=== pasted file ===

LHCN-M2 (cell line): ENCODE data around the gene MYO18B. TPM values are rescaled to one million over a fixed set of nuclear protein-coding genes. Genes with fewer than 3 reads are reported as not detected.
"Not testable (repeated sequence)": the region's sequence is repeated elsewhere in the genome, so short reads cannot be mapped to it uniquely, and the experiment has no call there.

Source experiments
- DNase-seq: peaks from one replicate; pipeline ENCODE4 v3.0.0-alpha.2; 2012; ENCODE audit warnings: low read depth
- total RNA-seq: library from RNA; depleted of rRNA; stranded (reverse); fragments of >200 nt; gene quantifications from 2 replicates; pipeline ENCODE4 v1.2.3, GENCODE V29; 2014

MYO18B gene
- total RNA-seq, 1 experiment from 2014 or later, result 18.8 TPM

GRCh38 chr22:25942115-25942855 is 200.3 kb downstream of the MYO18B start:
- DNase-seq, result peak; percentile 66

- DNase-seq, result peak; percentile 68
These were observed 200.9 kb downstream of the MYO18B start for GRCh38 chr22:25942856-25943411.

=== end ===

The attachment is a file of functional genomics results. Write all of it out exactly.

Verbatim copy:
LHCN-M2 (cell line): ENCODE data around the gene MYO18B. TPM values are rescaled to one million over a fixed set of nuclear protein-coding genes. Genes with fewer than 3 reads are reported as not detected.
"Not testable (repeated sequence)": the region's sequence is repeated elsewhere in the genome, so short reads cannot be mapped to it uniquely, and the experiment has no call there.

Source experiments
- DNase-seq: peaks from one replicate; pipeline ENCODE4 v3.0.0-alpha.2; 2012; ENCODE audit warnings: low read depth
- total RNA-seq: library from RNA; depleted of rRNA; stranded (reverse); fragments of >200 nt; gene quantifications from 2 replicates; pipeline ENCODE4 v1.2.3, GENCODE V29; 2014

MYO18B gene
- total RNA-seq, 1 experiment from 2014 or later, result 18.8 TPM

GRCh38 chr22:25942115-25942855 is 200.3 kb downstream of the MYO18B start:
- DNase-seq, result peak; percentile 66

- DNase-seq, result peak; percentile 68
These were observed 200.9 kb downstream of the MYO18B start for GRCh38 chr22:25942856-25943411.